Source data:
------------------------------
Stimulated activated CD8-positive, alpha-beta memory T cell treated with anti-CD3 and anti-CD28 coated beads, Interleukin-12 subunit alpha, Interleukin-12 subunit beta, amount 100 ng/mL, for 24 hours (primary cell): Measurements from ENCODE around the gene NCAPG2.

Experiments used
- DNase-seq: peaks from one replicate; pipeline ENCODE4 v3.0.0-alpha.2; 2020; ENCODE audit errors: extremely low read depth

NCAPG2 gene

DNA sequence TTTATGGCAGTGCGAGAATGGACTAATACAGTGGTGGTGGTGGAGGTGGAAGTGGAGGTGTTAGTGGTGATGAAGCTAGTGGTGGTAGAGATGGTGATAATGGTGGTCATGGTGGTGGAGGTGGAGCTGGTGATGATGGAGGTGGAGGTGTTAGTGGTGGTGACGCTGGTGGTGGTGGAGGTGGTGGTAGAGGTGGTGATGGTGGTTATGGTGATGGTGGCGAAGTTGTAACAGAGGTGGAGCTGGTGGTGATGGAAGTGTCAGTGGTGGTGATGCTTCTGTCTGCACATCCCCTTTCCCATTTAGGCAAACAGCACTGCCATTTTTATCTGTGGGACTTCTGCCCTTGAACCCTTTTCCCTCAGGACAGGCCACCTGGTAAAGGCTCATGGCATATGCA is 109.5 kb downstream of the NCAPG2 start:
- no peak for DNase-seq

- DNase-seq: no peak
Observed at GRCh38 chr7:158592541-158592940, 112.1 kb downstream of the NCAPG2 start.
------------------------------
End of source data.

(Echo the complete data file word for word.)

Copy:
Stimulated activated CD8-positive, alpha-beta memory T cell treated with anti-CD3 and anti-CD28 coated beads, Interleukin-12 subunit alpha, Interleukin-12 subunit beta, amount 100 ng/mL, for 24 hours (primary cell): Measurements from ENCODE around the gene NCAPG2.

Experiments used
- DNase-seq: peaks from one replicate; pipeline ENCODE4 v3.0.0-alpha.2; 2020; ENCODE audit errors: extremely low read depth

NCAPG2 gene

DNA sequence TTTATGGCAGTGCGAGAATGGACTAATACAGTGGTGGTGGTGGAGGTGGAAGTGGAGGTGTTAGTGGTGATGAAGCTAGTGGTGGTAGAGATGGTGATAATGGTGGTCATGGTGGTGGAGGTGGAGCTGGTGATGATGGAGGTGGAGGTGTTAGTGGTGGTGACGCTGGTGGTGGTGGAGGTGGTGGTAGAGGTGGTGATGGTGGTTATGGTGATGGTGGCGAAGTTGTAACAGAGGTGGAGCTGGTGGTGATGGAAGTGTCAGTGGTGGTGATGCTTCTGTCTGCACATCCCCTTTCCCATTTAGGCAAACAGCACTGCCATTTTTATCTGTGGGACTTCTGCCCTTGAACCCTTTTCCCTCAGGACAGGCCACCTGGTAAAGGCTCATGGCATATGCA is 109.5 kb downstream of the NCAPG2 start:
- no peak for DNase-seq

- DNase-seq: no peak
Observed at GRCh38 chr7:158592541-158592940, 112.1 kb downstream of the NCAPG2 start.